September 11, 1987
By Rosemary Schabert Case
PHOENIX —— Republican Gov. Evan Mecham on Thursday named California public affairs specialist Ken Smith as his new press secretary.
Smith, 46, was introduced to Mecham about a month ago by a friend, Dennis Revell. Revell is the husband of Maureen Reagan, President Reagan’s daughter.
Smith is public affairs director for the County Supervisors Association in Sacramento. He will replace Ron Bellus, who will be shifted to another Mecham administration post. Bellus earns $46,000 a year.
Mecham on Thursday described Smith as “very well experienced. He’s a doer.”
“We looked over resumes of probably 10 or 15 people and just called in a small number for interviews and chose him.”
Mecham said he has no specific mission for Smith.
“He’s just going to do the job that should be done in public affairs assistance,” he said.
Mecham, whose poor relations with the press have been viewed as a detriment by key supporters, also had a quip on the hiring of Smith. “He said he could make everybody in the press love me.”
In a press release issued later Thursday, Mecham termed Smith’s background “a perfect fit as I continue building my team to promote the business potential of Arizona throughout the nation and the world.”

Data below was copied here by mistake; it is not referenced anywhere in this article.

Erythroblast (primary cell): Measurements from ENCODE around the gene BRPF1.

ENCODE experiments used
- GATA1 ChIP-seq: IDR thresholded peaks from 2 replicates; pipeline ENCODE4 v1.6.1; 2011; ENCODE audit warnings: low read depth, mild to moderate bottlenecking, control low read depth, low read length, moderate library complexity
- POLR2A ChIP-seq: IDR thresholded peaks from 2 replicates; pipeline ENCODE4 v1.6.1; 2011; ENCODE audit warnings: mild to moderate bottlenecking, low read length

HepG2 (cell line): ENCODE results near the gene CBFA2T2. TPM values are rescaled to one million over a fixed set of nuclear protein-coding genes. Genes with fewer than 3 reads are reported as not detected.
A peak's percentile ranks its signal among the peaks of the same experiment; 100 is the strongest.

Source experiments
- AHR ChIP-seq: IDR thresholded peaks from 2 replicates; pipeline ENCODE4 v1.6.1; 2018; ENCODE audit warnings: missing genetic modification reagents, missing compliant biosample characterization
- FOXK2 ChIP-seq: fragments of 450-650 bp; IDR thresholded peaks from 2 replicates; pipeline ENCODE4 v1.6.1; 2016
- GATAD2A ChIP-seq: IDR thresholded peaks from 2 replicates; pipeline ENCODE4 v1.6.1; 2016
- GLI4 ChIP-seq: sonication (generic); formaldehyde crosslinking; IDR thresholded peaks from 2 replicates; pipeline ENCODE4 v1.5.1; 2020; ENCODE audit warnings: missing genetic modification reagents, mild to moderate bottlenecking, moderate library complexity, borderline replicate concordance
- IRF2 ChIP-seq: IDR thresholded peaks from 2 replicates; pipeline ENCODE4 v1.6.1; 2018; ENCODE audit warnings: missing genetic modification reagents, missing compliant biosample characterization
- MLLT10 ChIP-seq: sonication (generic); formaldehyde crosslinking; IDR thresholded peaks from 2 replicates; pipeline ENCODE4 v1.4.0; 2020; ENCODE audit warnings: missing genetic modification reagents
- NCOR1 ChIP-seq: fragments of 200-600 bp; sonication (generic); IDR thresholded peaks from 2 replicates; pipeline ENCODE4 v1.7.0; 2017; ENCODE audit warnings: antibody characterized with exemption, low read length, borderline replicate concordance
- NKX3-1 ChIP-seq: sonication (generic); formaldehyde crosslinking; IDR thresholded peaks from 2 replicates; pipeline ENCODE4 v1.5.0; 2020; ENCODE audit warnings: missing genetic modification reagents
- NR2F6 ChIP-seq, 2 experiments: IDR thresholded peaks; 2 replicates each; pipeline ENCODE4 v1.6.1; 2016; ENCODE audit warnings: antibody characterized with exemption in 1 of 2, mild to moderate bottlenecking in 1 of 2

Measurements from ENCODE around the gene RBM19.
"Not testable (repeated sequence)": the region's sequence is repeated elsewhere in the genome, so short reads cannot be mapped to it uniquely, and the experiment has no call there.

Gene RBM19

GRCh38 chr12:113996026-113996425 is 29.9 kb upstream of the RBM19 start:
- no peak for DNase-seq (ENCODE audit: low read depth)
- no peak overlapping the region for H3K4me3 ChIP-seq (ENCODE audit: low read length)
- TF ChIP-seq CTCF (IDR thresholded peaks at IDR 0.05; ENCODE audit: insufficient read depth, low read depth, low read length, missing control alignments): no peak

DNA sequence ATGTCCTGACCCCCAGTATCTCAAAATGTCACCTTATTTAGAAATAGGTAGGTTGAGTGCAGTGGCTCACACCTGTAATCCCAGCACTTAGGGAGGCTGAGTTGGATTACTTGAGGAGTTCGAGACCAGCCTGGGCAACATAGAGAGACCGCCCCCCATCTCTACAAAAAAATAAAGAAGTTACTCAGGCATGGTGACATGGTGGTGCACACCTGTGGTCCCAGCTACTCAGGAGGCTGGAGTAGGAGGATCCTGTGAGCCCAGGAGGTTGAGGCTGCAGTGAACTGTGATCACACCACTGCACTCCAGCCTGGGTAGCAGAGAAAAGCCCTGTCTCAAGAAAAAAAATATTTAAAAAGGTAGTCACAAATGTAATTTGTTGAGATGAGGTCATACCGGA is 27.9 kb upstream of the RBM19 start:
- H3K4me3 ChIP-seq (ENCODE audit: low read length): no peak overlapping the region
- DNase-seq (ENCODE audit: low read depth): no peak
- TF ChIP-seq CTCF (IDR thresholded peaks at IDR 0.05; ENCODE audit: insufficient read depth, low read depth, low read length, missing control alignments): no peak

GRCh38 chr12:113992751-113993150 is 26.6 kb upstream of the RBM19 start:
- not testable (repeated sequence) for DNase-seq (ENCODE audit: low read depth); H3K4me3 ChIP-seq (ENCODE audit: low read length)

“He understands the particular needs, pressures and relationships of the news media, government and the private sector.”
Contacted in Sacramento, Smith said he has a positive impression of Mecham. “I find him a very likable fellow,” Smith said. “He’s very honest. And I like Arizona.”
Smith said he is completing projects in his current job and should begin work in about two weeks. His present duties include working with the media on legislative and public affairs campaigns and editing California County magazine.
Smith also has worked for business newspapers and in computer data management. He has a master’s degree in public administration from the University of Southern California and has taught public administration courses at Sacramento.
He said he is ready to take on the task of smoothing public relations for Mecham, who is the subject of a recall movement.
“There might be some high pressure, and I’m fully aware of it, so I’m not at all worried,” Smith said. “I honestly don’t see any major problems with it.”
He said his top priority will be to provide information as promptly as possible and to “just find out what your needs are and try to meet them.” He also hopes to set up a computerized system.
Bellus’ tenure has been riddled with complaints about poor grammar, scheduling mixups and closed meetings. Aside from his press duties, Bellus has often served as Mecham’s traveling companion. No new post has been set aside for Bellus, whose prior experience was in radio broadcasting.
“We haven’t really talked about what Ron’s going to do,” Mecham said. “I’ve always liked Ron.”